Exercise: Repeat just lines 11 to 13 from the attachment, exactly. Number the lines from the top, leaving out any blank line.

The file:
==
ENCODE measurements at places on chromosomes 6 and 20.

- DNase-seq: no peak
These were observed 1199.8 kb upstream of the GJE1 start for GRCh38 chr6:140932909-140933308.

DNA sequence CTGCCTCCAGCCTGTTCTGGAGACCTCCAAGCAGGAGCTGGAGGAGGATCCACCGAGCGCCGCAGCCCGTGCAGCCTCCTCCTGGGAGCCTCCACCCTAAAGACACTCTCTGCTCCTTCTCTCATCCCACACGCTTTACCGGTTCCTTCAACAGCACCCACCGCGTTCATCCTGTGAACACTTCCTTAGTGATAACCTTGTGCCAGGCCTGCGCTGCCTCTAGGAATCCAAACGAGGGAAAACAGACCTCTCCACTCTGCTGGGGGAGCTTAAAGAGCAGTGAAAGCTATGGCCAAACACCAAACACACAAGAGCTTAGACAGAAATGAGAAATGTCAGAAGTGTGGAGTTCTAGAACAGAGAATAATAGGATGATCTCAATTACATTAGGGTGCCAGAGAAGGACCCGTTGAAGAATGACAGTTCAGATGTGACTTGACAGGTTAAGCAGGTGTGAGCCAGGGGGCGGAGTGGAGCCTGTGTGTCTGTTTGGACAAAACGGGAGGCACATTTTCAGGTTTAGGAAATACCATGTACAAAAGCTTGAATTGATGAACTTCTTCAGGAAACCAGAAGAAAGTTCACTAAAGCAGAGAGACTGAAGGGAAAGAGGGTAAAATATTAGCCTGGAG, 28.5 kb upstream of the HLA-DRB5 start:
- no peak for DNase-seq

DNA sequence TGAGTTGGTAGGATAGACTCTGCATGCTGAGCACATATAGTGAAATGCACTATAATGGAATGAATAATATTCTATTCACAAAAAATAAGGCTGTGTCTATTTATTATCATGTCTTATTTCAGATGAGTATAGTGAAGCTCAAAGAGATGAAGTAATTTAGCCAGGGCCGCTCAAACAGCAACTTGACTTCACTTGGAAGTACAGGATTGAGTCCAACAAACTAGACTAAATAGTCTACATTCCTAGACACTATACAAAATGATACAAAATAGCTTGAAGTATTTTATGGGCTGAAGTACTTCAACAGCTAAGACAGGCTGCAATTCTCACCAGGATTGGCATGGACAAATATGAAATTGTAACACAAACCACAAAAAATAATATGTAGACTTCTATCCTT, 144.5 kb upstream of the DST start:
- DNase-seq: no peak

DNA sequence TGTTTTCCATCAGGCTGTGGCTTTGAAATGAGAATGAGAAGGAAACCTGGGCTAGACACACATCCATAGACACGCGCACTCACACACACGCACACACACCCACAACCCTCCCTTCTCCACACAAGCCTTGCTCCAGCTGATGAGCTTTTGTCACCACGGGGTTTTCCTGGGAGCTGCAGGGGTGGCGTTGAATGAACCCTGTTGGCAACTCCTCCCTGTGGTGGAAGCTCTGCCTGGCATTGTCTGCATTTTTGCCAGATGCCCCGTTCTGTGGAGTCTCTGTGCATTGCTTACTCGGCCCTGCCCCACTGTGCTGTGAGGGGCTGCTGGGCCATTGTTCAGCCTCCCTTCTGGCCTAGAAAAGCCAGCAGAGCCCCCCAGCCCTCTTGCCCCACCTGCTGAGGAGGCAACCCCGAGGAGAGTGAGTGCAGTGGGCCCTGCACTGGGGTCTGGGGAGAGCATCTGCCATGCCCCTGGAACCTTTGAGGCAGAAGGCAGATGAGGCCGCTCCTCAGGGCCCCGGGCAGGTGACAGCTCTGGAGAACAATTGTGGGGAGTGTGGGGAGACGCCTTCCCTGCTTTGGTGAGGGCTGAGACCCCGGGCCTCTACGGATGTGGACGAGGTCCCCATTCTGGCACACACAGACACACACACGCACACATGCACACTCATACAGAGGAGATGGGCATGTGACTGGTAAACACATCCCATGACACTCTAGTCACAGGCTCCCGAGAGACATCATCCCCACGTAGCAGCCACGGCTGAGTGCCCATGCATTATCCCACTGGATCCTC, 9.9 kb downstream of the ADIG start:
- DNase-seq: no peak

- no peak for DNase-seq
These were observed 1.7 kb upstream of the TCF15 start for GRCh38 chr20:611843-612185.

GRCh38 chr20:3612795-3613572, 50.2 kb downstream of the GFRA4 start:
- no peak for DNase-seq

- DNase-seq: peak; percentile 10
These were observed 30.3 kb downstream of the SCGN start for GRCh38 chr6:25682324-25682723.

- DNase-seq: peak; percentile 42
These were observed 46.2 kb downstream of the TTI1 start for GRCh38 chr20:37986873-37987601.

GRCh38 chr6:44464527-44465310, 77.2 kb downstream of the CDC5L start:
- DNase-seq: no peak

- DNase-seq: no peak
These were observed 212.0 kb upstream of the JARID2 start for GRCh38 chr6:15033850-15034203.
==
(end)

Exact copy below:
These were observed 1.7 kb upstream of the TCF15 start for GRCh38 chr20:611843-612185.

GRCh38 chr20:3612795-3613572, 50.2 kb downstream of the GFRA4 start:
- no peak for DNase-seq